Elesin Oba, The King’s Horseman, is a film of a play by author and activist Wole Soyinka. It premieres at the Toronto International Film Festival.
Nigerian writer Oghenechovwe Donald Ekpeke is up for two Hugo Awards at the 80th World Science Fiction Convention. He is also scheduled to read and speak at the premier SF convention. Ekpeki’s U.S visa finally got approved after a long struggle.
Poet, soldier and critic of postcolonial elites, Hadraawi was the greatest poet of his generation.
From Blood Sisters to Half of a Yellow Sun, he was loved for his TV series and films as well as his novel Burma Boy.
Old Love Skin, a pan-African poetry collection, finds new voices summoning divinity where they please, and turning history pictures to the wall to fill in the blank negatives with ambivalence, impiety and intrigue. Poetry is, here, voice and breath, medicine and blood, origin and trace, unresolvedly tangled in a witching combat.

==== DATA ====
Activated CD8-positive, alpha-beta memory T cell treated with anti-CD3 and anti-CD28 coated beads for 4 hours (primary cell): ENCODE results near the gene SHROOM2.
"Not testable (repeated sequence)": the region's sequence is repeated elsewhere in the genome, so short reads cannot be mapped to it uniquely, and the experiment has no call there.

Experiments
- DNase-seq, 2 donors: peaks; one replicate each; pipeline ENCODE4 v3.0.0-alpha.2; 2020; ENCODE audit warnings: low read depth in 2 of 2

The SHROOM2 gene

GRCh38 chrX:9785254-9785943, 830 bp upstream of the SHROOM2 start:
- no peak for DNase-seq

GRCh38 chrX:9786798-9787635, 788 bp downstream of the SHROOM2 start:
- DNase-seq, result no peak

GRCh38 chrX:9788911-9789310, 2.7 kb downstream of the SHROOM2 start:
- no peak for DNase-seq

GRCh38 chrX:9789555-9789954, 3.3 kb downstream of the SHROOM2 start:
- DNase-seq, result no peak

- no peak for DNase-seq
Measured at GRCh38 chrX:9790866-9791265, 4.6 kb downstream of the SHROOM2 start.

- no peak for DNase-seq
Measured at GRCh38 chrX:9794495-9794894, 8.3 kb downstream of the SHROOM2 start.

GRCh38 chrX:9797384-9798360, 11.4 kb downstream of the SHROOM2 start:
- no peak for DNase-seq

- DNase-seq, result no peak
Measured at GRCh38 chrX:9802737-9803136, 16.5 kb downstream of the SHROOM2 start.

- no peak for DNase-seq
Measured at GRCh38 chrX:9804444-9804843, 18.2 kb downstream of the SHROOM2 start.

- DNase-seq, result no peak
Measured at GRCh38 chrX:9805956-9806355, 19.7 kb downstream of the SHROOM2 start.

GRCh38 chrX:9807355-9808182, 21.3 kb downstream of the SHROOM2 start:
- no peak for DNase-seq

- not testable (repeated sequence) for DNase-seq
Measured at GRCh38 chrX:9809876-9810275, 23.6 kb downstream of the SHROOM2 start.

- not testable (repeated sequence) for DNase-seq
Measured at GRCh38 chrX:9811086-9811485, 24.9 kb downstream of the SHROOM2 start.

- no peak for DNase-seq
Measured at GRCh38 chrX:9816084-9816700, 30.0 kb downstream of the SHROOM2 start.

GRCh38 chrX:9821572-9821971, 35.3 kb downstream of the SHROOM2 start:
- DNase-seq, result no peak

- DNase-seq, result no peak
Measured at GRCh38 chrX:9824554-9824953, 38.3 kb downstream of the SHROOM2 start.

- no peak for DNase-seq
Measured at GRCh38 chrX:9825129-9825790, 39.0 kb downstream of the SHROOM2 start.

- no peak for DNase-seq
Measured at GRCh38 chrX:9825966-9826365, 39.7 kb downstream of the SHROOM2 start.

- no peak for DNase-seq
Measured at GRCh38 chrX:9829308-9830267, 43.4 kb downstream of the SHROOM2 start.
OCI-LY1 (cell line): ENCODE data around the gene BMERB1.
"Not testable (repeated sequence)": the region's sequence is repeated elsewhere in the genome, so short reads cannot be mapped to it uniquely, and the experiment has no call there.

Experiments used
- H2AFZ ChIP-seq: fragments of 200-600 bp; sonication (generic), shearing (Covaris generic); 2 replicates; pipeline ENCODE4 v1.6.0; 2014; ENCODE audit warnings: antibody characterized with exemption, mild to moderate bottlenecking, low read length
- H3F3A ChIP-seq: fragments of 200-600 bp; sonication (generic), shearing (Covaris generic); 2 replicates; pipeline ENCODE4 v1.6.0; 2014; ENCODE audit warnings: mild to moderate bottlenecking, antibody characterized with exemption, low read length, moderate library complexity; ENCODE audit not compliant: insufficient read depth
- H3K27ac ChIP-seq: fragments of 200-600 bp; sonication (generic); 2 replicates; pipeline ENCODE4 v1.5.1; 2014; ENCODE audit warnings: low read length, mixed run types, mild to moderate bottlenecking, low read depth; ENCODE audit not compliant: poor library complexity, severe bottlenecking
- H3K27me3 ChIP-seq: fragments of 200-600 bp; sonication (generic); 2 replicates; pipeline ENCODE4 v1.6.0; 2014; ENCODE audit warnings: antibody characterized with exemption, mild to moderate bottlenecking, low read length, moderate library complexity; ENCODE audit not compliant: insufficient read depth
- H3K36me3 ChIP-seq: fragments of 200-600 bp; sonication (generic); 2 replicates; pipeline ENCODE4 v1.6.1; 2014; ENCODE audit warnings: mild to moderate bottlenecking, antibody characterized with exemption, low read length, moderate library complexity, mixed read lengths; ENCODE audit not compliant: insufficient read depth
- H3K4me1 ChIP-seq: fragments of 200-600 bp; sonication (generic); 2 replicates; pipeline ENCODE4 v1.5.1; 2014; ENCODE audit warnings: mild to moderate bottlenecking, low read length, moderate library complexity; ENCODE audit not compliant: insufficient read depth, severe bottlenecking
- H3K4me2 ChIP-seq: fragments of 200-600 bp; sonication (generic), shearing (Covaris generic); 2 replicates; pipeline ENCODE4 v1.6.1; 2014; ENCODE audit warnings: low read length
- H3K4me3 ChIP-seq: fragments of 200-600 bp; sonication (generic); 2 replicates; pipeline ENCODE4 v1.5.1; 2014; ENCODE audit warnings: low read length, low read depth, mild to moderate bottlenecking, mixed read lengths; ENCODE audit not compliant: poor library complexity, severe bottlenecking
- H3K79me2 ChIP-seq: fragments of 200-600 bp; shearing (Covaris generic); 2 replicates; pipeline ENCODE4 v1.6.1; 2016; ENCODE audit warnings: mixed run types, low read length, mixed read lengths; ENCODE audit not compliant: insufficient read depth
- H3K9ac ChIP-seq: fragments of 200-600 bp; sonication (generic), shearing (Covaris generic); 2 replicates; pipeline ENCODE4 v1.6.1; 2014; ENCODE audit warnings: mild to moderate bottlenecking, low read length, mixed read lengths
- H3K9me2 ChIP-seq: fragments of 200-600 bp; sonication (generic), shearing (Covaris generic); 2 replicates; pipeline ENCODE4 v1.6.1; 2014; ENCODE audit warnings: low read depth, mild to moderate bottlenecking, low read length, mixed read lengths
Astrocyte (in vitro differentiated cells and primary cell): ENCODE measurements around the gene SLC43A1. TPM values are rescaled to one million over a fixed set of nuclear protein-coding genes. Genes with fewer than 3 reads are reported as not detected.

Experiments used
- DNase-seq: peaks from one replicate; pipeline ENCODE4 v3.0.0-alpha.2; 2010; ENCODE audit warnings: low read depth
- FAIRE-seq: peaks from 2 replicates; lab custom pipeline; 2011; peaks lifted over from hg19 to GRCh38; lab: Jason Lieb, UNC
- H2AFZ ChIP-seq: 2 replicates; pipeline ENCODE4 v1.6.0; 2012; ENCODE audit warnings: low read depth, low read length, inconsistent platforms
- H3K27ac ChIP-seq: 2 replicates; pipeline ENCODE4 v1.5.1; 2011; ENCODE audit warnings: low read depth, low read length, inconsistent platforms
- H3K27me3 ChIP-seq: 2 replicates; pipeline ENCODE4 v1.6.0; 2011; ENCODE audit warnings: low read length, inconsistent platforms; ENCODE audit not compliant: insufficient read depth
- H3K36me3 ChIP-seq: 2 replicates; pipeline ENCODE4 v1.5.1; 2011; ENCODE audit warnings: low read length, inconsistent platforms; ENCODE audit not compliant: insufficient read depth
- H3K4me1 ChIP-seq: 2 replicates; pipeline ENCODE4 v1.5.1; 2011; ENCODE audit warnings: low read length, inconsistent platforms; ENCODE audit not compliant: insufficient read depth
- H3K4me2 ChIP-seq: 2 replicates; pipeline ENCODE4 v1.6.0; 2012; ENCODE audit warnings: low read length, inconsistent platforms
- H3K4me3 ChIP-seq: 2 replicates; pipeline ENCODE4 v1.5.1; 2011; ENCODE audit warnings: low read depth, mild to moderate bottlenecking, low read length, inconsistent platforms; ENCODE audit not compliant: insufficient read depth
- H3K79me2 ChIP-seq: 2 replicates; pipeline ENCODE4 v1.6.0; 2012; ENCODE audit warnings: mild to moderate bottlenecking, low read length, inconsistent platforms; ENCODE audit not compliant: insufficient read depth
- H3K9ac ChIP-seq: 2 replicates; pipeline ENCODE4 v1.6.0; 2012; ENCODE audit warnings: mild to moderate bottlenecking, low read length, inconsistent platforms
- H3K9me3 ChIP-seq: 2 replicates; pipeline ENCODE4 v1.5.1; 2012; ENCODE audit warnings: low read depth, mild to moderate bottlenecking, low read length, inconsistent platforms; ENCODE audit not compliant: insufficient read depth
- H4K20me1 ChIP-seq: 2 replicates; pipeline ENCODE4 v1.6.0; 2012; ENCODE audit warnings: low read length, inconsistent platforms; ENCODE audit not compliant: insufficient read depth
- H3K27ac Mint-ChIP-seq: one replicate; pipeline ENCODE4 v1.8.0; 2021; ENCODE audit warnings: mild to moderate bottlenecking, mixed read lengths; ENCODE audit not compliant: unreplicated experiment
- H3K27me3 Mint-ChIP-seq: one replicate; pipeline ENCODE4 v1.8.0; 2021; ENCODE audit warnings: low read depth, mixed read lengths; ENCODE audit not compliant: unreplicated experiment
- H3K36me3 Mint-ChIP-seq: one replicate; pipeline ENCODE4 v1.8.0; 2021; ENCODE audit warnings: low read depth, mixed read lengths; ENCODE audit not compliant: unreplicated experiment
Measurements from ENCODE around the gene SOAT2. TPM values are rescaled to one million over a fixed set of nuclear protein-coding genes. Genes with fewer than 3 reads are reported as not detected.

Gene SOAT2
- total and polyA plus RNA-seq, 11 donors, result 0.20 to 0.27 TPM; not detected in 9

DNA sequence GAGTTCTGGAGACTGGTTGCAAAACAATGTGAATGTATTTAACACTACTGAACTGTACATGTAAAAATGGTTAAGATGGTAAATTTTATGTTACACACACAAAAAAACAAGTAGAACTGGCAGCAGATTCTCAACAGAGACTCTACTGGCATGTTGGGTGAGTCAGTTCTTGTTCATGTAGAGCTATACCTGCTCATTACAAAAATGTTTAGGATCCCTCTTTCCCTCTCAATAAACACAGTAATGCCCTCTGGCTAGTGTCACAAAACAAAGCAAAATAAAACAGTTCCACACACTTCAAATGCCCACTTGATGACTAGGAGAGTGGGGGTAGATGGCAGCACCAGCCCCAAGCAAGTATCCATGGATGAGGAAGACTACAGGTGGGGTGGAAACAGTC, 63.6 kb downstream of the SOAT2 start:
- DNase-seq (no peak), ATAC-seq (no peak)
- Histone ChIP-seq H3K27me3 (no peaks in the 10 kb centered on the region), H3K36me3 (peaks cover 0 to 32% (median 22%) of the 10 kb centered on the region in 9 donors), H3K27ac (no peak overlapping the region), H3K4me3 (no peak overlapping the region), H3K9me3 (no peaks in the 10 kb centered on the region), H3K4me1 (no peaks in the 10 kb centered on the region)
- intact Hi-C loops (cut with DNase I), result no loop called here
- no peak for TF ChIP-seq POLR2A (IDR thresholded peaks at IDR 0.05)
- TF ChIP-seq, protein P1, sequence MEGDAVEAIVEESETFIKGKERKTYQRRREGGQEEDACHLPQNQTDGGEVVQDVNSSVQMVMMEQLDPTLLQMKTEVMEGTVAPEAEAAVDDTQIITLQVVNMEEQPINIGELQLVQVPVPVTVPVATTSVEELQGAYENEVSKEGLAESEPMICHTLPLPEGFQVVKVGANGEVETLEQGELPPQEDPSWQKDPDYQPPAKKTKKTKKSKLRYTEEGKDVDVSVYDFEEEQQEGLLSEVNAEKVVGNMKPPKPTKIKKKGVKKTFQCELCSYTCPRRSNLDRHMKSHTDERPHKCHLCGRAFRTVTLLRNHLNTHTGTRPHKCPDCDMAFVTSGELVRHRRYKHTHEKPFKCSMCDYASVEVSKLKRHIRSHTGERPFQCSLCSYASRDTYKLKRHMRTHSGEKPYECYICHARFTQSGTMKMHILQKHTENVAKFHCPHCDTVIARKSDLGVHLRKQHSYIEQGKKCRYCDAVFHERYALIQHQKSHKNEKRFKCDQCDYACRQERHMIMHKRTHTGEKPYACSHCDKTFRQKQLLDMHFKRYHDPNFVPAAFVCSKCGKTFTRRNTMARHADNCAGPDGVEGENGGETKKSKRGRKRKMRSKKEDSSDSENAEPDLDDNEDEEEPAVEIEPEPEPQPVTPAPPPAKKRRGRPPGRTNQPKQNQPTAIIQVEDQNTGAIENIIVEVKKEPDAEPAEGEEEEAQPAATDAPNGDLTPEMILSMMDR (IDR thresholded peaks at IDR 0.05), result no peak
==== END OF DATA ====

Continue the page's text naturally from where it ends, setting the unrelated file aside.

Blessing-Miles Tendi writes with thorough commitment. The Army and Politics in Zimbabwe came out of approximately 150 in-depth interviews with Solomon Mujuru’s military and political associates in five countries. Tendi does not hold back Mujuru’s flowers, somewhat commemoratively views him as “Zimbabwe’s last great hero,” and humanly indulges his failings. If you should feel less celebratory about Mujuru after reading the biography, it’s because there is no skipping or glossing either.
Playing out in an animal kingdom, Glory is a devastating political commentary on Zimbabwe today.
OitentaNoventa is facilitating monthly conversations between writers born in the 1980s and 1990s with writers and industry actors they look up to from older generations. Founders and award-winning writers David Bene and Mélio Tinga share their progress with This Is Africa’s Onai Mushava.
Carl Terver spoke with the poet and writer Kelvin Kellman who recently concluded a residency as a James Currey fellow in Oxford University.